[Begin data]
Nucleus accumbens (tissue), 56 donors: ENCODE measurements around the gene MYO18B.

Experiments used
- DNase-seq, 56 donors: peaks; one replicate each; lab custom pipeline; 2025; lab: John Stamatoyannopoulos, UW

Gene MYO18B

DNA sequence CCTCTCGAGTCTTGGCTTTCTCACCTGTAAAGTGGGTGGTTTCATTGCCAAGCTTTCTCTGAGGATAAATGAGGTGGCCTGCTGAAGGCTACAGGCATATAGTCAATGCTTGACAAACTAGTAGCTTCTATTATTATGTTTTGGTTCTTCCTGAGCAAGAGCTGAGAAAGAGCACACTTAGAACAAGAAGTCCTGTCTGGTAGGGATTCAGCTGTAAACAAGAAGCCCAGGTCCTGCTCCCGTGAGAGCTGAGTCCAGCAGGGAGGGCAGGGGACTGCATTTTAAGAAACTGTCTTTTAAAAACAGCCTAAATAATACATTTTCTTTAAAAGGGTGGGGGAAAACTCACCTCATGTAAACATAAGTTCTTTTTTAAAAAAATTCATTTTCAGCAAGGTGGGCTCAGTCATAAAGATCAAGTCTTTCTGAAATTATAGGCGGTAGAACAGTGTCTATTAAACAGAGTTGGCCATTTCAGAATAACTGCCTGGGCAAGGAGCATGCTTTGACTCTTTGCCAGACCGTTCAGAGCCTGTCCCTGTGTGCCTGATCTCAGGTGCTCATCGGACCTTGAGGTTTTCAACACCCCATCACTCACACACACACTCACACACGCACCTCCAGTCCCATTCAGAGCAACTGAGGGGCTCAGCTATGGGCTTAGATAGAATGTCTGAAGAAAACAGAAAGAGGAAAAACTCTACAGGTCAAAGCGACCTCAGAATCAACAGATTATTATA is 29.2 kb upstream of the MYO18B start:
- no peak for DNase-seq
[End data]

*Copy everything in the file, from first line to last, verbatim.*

Nucleus accumbens (tissue), 56 donors: ENCODE measurements around the gene MYO18B.

Experiments used
- DNase-seq, 56 donors: peaks; one replicate each; lab custom pipeline; 2025; lab: John Stamatoyannopoulos, UW

Gene MYO18B

DNA sequence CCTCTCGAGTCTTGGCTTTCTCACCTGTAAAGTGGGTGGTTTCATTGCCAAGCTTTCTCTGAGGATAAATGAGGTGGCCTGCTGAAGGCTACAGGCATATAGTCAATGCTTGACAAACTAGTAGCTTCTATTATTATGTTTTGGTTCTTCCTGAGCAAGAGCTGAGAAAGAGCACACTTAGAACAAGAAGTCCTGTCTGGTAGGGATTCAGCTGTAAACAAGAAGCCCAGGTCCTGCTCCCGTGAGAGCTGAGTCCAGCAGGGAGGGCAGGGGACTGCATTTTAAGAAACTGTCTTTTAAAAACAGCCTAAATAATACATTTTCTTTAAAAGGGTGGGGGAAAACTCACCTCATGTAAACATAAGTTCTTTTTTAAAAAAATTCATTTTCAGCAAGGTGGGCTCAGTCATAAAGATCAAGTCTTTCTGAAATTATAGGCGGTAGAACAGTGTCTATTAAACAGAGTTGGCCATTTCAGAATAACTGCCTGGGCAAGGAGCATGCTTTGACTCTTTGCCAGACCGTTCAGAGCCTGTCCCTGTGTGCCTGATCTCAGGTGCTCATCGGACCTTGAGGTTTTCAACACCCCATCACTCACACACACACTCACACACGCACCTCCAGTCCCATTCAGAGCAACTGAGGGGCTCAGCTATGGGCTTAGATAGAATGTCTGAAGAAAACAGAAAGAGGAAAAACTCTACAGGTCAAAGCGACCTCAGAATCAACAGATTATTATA is 29.2 kb upstream of the MYO18B start:
- no peak for DNase-seq